Smithsonian Marine Station at Fort Pierce

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Growth pattern of Amathia vidovici. Drawing by J. Winston, courtesy of American Museum of Natural History.
Used with permission.

Species Name: Amathia vidovici Heller, 1867
Common Name: None
Synonymy: None

    Kingdom Phylum/Division Class: Order: Family: Genus:
    Animalia Ectoprocta Gymnolaemata Ctenostomata Vesiculariidae Amathia

    Other Taxonomic Groupings

    Suborder: Carnosa
    Superfamily: Vesicularioidea

    Potentially Misidentified Species

    Superficially resembles Amathia distans, but has a wider stolon with somewhat stiffer branches.

    Species Description

    A. vidovici is an arborescent bryozoan that forms branching, semi-erect colonies. Stolons in this species are wider than in A. distans and measure approximately 0.13 - 0.20 mm. Zooids measure approximately 0.4 mm in height, and are connected to the stolon for only part of their length.

    They are arranged in small clumps of 4 - 8 pairs and turn partially around the axis of the stolon at the distal (far) end. The proximal (near) end of the stolon often remains bare. Color is from white to tan, with light chitinization apparent.


    Regional Occurrence

    A. vidovici is highly cosmopolitan and occurs in the western Atlantic from Massachusetts south to the Gulf of Mexico and the Caribbean. In the Pacific Ocean, it occurs from California to the Galapagos Islands. It is also found in the Mediterranean, the eastern Atlantic, and the Indian Ocean.

    IRL Distribution

    A. vidovici is found year-round in the Indian River Lagoon between Sebastian and Ft. Pierce Inlets. Coastally it has been collected at Seminole Shores and other sites. It is also commonly observed in the spring attached to the Rhodophyte Solieria tenera in the Sebastian seagrass flats.


    Age, Size, Lifespan

    Individual zooids measure approximately 0.4 mm in height. Stolons are wider than those of A. distans and measure 0.3 - 0.20 mm.


    A. vidovici is one of the most abundant bryozoans in the Indian River Lagoon (Winston 1995). It is most common in the winter months.




    The embryology of A. alternata is unknown.



    As a highly cosmopolitan species, A. vidovici is considered to be eurythermal.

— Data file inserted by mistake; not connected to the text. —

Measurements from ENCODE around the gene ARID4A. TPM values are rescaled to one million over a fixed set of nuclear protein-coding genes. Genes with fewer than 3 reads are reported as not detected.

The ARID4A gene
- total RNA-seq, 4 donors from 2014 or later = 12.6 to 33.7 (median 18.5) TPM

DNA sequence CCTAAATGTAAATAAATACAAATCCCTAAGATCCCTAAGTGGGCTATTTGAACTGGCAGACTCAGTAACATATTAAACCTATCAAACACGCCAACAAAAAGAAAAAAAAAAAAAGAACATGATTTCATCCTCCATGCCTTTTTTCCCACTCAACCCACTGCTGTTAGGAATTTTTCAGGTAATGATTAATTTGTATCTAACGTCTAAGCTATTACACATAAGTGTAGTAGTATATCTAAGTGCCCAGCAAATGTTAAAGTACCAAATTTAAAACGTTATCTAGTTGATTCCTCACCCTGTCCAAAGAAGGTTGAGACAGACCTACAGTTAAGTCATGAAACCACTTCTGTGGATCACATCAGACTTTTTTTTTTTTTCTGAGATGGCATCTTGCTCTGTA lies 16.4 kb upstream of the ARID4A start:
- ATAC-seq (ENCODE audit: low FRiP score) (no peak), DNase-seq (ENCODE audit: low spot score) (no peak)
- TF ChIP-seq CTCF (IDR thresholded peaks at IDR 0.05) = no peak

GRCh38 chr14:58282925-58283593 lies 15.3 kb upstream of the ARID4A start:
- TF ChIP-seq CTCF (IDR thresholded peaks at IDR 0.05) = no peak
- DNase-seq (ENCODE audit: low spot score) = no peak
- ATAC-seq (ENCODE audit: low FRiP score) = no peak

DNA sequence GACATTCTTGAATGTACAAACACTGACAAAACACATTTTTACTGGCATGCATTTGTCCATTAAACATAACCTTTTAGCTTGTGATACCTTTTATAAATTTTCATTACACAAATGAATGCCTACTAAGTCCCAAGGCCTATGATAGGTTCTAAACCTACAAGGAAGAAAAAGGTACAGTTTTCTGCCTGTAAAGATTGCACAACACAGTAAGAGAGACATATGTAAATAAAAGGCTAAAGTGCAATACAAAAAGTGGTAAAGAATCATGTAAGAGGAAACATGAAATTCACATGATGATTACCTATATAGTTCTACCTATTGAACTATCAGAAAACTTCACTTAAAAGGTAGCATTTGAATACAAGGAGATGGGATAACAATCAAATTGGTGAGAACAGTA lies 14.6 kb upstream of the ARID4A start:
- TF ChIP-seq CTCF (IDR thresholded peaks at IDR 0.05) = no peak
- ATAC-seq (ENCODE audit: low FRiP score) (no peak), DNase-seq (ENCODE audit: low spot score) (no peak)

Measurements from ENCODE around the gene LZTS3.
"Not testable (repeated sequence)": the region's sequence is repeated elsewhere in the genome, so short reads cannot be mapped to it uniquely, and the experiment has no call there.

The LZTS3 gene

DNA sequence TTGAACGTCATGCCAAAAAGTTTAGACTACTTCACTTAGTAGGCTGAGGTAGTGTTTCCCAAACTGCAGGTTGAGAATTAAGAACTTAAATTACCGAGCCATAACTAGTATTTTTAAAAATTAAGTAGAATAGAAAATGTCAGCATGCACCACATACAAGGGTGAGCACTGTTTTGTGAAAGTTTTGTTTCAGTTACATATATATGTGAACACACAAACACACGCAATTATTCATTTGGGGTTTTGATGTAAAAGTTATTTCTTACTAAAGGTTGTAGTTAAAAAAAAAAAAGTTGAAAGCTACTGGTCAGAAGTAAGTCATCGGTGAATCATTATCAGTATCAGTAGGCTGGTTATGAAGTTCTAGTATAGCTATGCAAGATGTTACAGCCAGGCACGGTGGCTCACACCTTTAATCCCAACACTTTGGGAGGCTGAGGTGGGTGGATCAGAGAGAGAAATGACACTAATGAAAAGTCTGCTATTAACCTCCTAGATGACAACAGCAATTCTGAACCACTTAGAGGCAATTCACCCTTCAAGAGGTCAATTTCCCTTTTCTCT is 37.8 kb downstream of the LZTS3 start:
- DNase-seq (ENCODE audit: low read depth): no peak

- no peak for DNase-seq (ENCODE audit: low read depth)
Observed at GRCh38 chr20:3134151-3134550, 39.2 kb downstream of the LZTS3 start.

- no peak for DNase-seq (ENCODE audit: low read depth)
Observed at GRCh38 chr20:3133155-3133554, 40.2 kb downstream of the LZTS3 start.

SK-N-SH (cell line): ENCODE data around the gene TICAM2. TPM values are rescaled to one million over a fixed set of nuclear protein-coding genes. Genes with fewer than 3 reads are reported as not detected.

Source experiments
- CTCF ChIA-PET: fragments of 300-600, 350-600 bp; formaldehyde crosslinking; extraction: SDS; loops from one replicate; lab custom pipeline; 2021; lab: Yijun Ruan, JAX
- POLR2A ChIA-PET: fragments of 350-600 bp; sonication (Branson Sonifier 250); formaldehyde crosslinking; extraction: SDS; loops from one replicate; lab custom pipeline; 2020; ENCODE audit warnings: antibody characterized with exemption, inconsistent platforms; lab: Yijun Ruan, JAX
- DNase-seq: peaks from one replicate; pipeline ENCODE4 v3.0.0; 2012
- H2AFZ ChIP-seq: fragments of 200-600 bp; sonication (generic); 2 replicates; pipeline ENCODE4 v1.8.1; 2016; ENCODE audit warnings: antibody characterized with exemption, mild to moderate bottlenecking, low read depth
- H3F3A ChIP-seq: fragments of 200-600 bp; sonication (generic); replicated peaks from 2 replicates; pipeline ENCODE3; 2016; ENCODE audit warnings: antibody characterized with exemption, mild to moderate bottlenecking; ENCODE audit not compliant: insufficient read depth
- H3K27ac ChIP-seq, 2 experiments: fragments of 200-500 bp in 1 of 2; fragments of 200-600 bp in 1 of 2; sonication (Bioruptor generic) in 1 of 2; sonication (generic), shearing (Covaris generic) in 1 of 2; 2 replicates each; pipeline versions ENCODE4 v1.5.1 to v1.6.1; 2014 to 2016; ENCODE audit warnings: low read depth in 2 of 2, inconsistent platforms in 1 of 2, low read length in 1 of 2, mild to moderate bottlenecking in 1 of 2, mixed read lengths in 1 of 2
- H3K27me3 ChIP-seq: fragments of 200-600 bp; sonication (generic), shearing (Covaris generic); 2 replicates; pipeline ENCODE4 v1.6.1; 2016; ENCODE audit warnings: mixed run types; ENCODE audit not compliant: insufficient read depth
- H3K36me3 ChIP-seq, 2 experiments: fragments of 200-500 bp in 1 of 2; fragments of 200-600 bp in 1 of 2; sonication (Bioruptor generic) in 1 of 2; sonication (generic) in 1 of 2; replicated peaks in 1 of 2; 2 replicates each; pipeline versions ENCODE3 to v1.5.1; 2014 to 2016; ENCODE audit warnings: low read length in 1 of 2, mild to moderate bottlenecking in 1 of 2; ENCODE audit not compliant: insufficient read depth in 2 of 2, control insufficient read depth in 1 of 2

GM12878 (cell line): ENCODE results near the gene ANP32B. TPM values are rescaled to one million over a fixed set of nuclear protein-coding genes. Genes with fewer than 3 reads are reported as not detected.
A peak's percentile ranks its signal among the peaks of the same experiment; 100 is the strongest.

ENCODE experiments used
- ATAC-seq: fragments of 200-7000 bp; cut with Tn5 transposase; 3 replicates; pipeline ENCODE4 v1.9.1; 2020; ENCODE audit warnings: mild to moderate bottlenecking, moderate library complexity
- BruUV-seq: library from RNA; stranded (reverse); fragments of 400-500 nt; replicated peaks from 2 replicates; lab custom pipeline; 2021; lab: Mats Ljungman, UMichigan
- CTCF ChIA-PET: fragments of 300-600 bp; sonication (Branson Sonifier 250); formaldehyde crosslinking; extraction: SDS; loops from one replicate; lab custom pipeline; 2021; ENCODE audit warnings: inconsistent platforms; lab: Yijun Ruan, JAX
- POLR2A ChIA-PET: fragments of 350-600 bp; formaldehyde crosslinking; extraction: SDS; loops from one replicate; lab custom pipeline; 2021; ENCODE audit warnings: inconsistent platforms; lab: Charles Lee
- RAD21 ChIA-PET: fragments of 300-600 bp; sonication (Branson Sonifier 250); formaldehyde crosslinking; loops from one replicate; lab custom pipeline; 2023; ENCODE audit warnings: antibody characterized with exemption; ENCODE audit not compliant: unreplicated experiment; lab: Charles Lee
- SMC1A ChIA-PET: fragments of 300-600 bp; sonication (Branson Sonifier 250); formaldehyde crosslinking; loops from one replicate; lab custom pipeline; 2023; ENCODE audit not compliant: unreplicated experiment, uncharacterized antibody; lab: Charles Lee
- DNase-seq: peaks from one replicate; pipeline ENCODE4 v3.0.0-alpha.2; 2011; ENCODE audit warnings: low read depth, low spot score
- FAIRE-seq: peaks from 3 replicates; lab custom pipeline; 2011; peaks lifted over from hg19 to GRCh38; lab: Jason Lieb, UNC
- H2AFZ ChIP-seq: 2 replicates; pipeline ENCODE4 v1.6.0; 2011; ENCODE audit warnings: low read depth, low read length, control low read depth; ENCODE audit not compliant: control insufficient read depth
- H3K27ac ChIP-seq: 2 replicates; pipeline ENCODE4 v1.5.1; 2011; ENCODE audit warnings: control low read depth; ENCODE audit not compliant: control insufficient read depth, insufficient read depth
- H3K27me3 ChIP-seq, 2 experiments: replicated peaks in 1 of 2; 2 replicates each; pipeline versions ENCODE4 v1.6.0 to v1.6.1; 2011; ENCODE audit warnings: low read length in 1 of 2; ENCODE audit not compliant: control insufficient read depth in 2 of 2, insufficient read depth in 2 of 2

A. vidovici was typically collected in areas where salinity exceeded 30‰ (Winston 1995).


    Trophic Mode

    A. vidovici, like all bryozoans, is a suspension feeder. Each individual zooid in a colony has ciliated tentacles that are extended to filter phytoplankton less than 0.045 mm in size (about 1/1800 of an inch) from the water column. Bullivant (1967; 1968) showed that the average individual zooid in a colony can clear 8.8 ml of water per day.


    Typical habitat for ectoprocts in the Indian River Lagoon include seagrasses, drift algae, oyster reef, dock, pilings, breakwaters, and man-made debris (Winston 1995). A. vidovici occurring in the IRL were collected from rocks, seagrasses and algae.

    Associated Species

    Seagrasses as well as floating macroalgae, provide support for bryozoan colonies. In turn, bryozoans provide habitat for many species of juvenile fishes and their invertebrate prey such as polychaete worms, amphipods and copepods. (Winston 1995).

    Bryozoans are also found in association with other species that act as support structures: mangrove roots, oyster beds, mussels, etc.


    Benefit in IRL

    Bryozoans are ecologically important in the Indian River Lagoon due to their feeding method. As suspension feeders, they act as living filters in the marine environment. For example, Winston (1995) reported that bryozoan colonies located in 1 square meter of seagrass bed could potentially filter and recirculate an average of 48,000 gallons of seawater per day.


    Winston JE. 1995. Ectoproct diversity of the Indian River coastal lagoon. Bull Mar Sci 57: 84-93.

Report by: K. Hill, Smithsonian Marine Station
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Page last updated: July 25, 2001

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